This is displayed best on tracks like “You’re Just a Boy (And I’m Kinda the Man)” and “Wendy”, where Peters concludes on the latter that young men are expected to be lost boys, and young girls are expected to be Wendy. The sooner women learn they don’t have to mother their male partners, the better. In fact, Peters is kind of “the man” for all intents and purposes since these are her stories, and she gets to decide how to tell them. She’s strong enough to know when she needs to go back to therapy or that while she can’t necessarily rewrite the history of man, she can control her space within it. It’s like the old saying goes: don’t get on a writer’s bad side, for their revenge could become immortal. – Jeffrey Davies

7. Shamir – Homo Anxietatem (Kill Rock Stars)

On his latest work, Homo AnxietatemShamir teamed up with British producer Justin Tailor (who goes by the moniker Hoost) to create a record that takes many of its cues from the guitar-driven rock of the 1990s. There are notes of Seattle grunge, glossy pop/rock, and polished alt-radio rock. Charming touches of nostalgia include record scratches, wall-of-sound crashing guitars, and crunchy electric guitars that power through catchy, athematic choruses. The lyrics on the record are confessional, diary-like entries that tell tales of heartache and desire. There are clever allusions to queer pop culture (gay icons like Mariah Carey and Cher get shoutouts), but the record’s tone is yearning and desire – a keening desire that matches the album’s title. – Peter Piatkowski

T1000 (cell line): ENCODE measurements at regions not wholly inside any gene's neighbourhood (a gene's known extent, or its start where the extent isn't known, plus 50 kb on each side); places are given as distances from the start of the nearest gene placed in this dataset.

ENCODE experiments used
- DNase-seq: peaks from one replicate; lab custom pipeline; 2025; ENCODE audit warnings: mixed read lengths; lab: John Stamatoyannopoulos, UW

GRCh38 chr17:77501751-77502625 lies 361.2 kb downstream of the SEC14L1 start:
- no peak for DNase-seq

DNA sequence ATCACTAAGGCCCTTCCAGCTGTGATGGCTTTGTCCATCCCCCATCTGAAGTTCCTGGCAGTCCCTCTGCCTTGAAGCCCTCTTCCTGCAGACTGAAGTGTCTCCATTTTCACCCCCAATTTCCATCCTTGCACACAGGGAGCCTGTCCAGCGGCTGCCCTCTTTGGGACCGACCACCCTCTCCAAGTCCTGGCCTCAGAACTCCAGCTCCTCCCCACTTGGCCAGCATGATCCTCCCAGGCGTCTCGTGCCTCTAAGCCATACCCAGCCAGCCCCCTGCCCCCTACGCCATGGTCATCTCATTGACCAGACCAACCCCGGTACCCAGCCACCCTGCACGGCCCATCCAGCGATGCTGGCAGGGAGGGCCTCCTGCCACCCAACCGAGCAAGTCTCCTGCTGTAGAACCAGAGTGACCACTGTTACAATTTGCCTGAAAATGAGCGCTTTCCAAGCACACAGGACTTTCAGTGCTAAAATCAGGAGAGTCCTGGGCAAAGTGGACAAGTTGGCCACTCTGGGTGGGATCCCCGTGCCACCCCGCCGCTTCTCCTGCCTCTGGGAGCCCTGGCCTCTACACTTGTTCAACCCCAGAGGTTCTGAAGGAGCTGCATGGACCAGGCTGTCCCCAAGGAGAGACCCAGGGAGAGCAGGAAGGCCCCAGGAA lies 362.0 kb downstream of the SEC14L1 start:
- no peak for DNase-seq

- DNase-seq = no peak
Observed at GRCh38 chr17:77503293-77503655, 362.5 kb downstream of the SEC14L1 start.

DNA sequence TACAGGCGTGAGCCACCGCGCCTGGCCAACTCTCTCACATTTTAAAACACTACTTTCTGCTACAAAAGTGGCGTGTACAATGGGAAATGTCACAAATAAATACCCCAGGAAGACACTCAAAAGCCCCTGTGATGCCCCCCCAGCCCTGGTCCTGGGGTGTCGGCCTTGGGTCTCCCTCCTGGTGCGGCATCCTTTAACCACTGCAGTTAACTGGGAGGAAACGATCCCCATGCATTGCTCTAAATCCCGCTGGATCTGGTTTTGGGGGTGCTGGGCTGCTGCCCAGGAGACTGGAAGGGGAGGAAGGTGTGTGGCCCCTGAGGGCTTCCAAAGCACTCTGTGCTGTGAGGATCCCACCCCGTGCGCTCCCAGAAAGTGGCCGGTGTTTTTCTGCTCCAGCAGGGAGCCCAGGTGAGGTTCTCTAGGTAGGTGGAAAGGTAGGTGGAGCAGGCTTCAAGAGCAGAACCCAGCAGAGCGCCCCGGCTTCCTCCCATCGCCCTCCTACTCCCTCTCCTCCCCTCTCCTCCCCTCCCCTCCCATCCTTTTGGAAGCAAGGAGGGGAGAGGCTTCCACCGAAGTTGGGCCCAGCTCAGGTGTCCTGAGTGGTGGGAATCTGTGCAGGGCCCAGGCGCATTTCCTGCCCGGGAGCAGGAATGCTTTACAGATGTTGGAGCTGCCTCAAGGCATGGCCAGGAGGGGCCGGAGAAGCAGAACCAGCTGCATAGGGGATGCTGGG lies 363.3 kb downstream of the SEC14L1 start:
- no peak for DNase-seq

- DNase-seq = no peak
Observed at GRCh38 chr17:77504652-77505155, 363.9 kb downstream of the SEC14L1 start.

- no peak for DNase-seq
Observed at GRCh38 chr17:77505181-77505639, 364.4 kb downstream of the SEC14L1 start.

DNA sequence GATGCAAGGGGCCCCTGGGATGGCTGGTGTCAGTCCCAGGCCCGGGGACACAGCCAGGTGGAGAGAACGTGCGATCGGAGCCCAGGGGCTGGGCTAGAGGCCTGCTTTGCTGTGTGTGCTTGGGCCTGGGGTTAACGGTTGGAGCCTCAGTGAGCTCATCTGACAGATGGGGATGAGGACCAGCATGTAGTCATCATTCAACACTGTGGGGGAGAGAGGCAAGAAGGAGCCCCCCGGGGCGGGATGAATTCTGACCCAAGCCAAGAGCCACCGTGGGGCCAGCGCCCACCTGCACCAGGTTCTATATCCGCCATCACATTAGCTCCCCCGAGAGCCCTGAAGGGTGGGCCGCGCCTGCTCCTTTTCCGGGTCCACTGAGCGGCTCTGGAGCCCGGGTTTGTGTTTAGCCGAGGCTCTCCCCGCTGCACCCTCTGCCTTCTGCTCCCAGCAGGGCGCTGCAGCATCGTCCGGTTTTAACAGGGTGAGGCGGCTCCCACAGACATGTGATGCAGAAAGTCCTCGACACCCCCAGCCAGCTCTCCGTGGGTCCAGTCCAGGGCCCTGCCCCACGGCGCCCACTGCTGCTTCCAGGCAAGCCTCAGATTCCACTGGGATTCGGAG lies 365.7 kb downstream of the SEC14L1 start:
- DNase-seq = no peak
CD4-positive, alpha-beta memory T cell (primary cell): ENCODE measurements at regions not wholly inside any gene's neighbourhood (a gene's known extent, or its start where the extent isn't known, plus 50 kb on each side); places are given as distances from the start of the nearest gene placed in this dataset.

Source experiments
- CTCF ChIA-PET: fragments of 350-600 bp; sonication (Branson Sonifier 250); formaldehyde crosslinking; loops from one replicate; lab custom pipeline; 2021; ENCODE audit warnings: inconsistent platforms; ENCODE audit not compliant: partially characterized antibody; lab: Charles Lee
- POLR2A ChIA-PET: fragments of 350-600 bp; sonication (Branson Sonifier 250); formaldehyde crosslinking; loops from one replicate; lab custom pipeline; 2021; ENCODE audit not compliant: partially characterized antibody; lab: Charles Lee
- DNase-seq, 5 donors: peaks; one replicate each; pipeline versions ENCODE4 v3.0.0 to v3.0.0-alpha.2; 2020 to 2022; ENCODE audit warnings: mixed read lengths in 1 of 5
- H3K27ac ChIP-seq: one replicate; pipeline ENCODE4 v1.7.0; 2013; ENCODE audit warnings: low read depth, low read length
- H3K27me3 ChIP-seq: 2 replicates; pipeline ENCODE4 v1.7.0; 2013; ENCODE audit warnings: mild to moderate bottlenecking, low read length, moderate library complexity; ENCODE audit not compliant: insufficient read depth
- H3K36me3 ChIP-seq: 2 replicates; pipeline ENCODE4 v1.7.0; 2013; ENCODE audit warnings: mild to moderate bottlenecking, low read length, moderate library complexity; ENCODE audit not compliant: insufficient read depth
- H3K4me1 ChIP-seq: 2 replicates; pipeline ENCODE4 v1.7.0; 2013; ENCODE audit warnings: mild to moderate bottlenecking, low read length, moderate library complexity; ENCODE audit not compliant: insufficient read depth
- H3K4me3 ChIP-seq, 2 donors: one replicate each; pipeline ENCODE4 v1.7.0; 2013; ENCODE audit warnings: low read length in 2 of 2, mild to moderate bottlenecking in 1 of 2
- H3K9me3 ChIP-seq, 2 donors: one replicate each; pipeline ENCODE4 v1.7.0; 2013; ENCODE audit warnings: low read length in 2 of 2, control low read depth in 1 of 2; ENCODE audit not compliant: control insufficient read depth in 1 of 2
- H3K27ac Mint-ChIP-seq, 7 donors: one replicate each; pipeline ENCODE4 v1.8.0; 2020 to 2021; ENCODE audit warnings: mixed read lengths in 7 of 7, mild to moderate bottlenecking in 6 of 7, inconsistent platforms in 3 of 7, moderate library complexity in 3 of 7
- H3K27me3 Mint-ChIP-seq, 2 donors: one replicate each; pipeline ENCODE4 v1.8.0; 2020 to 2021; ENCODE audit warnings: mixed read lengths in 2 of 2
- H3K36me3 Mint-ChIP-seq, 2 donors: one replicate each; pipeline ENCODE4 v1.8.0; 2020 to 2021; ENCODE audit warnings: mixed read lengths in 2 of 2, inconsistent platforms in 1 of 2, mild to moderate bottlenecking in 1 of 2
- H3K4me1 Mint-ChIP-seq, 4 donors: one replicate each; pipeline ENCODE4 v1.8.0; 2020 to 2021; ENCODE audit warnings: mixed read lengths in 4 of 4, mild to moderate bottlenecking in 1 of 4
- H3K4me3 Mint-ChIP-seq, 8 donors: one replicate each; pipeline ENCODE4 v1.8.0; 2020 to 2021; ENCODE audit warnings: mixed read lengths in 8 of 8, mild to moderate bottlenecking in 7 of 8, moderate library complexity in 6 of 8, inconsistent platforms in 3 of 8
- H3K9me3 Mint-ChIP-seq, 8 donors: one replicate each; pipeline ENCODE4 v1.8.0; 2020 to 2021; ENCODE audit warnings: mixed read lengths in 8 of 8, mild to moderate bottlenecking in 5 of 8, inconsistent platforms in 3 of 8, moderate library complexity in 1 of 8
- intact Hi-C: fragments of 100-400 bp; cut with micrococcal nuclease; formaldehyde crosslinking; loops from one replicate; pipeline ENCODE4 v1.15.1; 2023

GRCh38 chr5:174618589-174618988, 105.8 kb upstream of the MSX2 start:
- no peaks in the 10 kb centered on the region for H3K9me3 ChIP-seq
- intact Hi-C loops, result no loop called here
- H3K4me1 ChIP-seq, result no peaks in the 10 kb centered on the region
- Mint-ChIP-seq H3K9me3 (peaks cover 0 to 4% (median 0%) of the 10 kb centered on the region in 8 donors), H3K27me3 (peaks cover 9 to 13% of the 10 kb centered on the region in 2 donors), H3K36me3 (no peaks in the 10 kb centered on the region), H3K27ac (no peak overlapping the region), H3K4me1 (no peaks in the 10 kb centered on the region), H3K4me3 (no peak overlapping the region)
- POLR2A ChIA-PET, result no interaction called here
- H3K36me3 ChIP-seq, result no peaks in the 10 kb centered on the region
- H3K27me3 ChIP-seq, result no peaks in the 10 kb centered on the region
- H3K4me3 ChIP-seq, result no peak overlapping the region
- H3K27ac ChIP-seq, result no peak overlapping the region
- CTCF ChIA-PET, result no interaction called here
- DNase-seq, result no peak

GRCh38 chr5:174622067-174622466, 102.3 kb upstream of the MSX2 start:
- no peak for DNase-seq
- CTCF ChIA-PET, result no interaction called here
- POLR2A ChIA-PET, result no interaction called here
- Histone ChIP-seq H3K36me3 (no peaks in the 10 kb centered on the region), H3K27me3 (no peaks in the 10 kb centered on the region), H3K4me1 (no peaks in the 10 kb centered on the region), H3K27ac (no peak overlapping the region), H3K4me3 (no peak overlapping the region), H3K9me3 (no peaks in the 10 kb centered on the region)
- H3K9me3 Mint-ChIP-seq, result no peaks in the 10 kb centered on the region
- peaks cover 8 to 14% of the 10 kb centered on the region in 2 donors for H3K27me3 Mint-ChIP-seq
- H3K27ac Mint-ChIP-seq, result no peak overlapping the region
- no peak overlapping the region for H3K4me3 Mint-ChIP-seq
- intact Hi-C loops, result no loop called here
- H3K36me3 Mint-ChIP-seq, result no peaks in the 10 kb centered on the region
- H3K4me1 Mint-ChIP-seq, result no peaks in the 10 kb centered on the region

6. Lana Del Rey – Did You Know That There’s a Tunnel Under Ocean Blvd (Interscope)

Released nearly four years and three albums after the landmark Norman Fucking Rockwell!, Lana Del Rey’s Did You Know That There’s a Tunnel Under Ocean Blvd returns to the epic scope of that record, albeit with a slightly different approach. What sets Ocean Blvd apart is its more stream-of-consciousness approach, making for a more meandering, personal meditation than Rockwell’s eulogy for the death of the American Dream. This more spontaneous approach to songwriting, while a bumpy ride from time to time, offers glimpses into Lana’s psyche more than ever before, whether she’s singing about her family and friends, looking back on lost loves, wondering if she’ll be remembered when it’s her time to go, or if she’ll be forgotten just like Long Beach, California’s abandoned Jergins Tunnel referenced in the title track. – Adrien Begrand